You could say Stu Perry has a double life.
On Wednesday nights, the 25-year-old competes in the ring at Ohio Valley Wrestling’s Davis Arena, where he takes on the identity of the Pastor of Disaster Stuart Miles. He’s been beaten down, kicked in the face, bruised and nearly hospitalized in matches.
During the week, he is the Church Relations and Group Volunteer Coordinator at USpiritus, a nonprofit that reaches about 1,200 kids a year for foster services, in-home intensive services and counseling.
The kids at USpiritus love tracking Perry’s matches.
On Thursday nights, Perry and Southeast Christian Church member Sherry Stumph lead a high school Bible study C-Group with 25 mostly unchurched teenagers. He was handpicked by his mentor, the late Jeff Stumph, to work with the kids that he and Sherry loved since they were in junior high school.
Perry also is a popular motivational speaker and preacher.
He works out several hours a day to stay strong and fit because, he says, wrestling is real.
“People think wrestling is staged, that we land on a thick mattress,” he said. “But we land on a quarter-inch pad on top of six-by-eights and steel beams. I’ve been to the hospital a couple of times with injuries.”
While Perry enjoys wrestling, it came as a surprise in his life.
“I was a fan of wrestling since I was a little kid,” Perry said. “But I was not athletic and overweight until my senior year of college when my fraternity brothers took me to the gym every day to help me get healthy.”
As a professional wrestler, Perry is on the Ohio Valley Wrestling television program, where The Congregation—that includes the Pastor of Disaster, Altar Boy Jade Dawson and The Apostle: Jake Glasure—grapples with the likes of Ram Jam, the Assassin, the Bodyguy and Rump Thump. On Sundays, the more dialed-down Pastor Perry preaches at area churches.
“Being a professional wrestler has been good for my ministry,” Perry said. “Kids love wrestling. I show wrestling footage and relate it to the Bible.”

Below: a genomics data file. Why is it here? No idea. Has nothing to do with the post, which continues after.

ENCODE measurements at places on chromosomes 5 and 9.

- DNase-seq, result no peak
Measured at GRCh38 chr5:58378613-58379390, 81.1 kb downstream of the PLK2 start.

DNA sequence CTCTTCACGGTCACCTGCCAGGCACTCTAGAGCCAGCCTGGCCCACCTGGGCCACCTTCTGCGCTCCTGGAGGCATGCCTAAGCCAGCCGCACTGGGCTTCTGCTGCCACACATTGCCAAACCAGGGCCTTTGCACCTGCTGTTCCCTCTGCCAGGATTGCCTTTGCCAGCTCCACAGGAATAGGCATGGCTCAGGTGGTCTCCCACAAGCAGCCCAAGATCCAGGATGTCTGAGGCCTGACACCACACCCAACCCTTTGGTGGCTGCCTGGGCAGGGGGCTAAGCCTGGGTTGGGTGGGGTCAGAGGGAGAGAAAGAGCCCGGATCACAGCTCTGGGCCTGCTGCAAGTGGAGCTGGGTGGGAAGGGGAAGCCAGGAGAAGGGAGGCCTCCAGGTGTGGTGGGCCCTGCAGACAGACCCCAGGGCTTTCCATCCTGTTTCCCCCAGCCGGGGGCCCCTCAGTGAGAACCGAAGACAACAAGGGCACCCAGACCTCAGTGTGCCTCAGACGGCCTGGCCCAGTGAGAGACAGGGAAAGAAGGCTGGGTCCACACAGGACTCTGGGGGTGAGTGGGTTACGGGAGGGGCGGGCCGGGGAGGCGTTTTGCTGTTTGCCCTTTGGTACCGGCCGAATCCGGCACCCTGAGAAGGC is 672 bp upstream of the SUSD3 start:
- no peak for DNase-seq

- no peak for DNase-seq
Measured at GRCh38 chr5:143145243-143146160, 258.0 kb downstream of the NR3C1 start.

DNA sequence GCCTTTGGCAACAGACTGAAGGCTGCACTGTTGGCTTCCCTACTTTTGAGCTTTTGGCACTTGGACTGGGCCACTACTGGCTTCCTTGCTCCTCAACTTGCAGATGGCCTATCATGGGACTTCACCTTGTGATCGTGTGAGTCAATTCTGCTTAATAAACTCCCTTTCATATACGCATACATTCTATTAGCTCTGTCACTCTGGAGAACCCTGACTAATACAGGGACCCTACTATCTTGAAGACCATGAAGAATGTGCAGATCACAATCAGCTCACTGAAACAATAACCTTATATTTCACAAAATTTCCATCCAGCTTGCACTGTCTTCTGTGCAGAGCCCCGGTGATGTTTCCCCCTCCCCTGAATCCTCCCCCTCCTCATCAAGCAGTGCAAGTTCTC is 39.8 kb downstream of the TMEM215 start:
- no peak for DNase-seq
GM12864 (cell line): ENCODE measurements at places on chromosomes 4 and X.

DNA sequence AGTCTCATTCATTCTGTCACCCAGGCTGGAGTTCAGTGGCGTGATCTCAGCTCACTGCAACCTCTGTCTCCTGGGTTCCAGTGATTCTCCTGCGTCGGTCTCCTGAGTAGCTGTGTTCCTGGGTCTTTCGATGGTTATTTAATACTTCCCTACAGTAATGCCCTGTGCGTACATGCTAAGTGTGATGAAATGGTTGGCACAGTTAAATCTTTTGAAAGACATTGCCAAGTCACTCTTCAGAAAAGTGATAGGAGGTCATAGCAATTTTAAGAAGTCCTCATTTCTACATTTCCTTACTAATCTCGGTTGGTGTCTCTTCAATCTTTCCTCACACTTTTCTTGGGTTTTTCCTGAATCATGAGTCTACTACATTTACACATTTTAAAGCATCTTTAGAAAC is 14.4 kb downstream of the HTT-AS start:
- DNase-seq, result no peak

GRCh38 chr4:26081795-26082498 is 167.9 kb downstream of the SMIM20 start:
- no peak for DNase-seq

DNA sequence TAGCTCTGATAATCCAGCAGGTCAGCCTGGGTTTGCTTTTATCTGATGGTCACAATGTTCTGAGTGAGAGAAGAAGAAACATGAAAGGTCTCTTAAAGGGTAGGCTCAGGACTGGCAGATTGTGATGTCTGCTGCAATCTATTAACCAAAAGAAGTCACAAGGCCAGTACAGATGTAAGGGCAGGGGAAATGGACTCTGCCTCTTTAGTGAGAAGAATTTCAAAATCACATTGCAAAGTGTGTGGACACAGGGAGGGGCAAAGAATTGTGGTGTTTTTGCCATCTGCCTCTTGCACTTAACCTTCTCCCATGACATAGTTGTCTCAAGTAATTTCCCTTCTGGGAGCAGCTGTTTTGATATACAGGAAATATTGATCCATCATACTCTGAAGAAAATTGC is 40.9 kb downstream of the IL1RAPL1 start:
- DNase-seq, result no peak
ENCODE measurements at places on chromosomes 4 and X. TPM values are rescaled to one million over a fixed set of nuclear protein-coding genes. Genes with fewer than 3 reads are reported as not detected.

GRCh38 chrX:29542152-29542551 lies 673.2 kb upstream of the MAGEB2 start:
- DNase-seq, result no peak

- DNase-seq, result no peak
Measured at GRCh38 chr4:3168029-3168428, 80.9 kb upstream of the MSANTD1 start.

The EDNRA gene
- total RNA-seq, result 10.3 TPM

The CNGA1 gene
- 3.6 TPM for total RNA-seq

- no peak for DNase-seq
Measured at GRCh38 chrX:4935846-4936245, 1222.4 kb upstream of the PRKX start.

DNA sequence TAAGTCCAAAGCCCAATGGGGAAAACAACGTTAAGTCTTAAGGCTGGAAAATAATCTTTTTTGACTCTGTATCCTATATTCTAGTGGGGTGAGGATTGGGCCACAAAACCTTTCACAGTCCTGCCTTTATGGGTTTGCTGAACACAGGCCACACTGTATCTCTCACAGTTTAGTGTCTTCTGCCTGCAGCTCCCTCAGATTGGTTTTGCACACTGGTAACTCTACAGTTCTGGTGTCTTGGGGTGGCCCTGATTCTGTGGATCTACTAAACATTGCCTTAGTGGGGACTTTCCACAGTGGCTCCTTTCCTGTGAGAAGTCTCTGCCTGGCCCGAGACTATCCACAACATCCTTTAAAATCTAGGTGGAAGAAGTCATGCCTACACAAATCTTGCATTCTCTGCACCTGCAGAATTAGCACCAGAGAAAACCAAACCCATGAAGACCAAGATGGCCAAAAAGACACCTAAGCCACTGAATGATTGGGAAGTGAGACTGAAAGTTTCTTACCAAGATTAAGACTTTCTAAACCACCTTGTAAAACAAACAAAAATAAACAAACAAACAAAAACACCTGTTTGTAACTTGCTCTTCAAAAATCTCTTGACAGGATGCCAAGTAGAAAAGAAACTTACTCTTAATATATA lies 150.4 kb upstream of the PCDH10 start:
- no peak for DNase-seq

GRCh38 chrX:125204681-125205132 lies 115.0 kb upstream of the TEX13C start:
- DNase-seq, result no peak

During a recent sermon at Christian Academy of Louisville, Perry talked about the times in his own life when he was angry with God and had to fight through that. His new message is about fighting for those who can’t fight for themselves.
Perry wears his faith on his skin. A large tattoo on his side says “Big God” when read one way and “Little Stu” when read the other way. He has tattooed 2 Corinthians 5:17 on his wrist: “Therefore, if anyone is in Christ, he is a new creation; the old is gone, the new has come!”
Brad McMahan, NextGen Groups pastor, has known Perry since he was a high school student.
“Even in high school, Stu was reaching out to those who don’t know Jesus,” he said. “He’s intentional, goes to where the students are and speaks their language. He’s a great C-Group leader.”
The Stumphs picked Perry to help lead the group when Jeff was battling lung cancer.
Jeff and Stu worked on projects at USpiritus for kids aging out of the foster care system.
Perry has no idea why Jeff died at 51, but he does know that Jeff’s life continues to have an impact on those who knew him.
After Jeff died last December, Stu and Sherry led the group through a study of heaven.
“We told the kids that Jeff couldn’t wait to be there,” Sherry said. “It was far more than a story we were telling them. It was Jeff’s life.”
At Bible & Beach last summer, Perry baptized nine students from that C-Group. He is passionate about “his kids” in the C-Group and at USpiritus.
“There are thousands of kids who need a home,” he said. “All (potential foster parents) get is a sheet of paper about a kid. Imagine if someone printed off a sheet about your life or my life. Not a single person would take me. These are the coolest kids in the world. They have the best hearts. They never want anyone to be hurt the way they’ve been hurt.”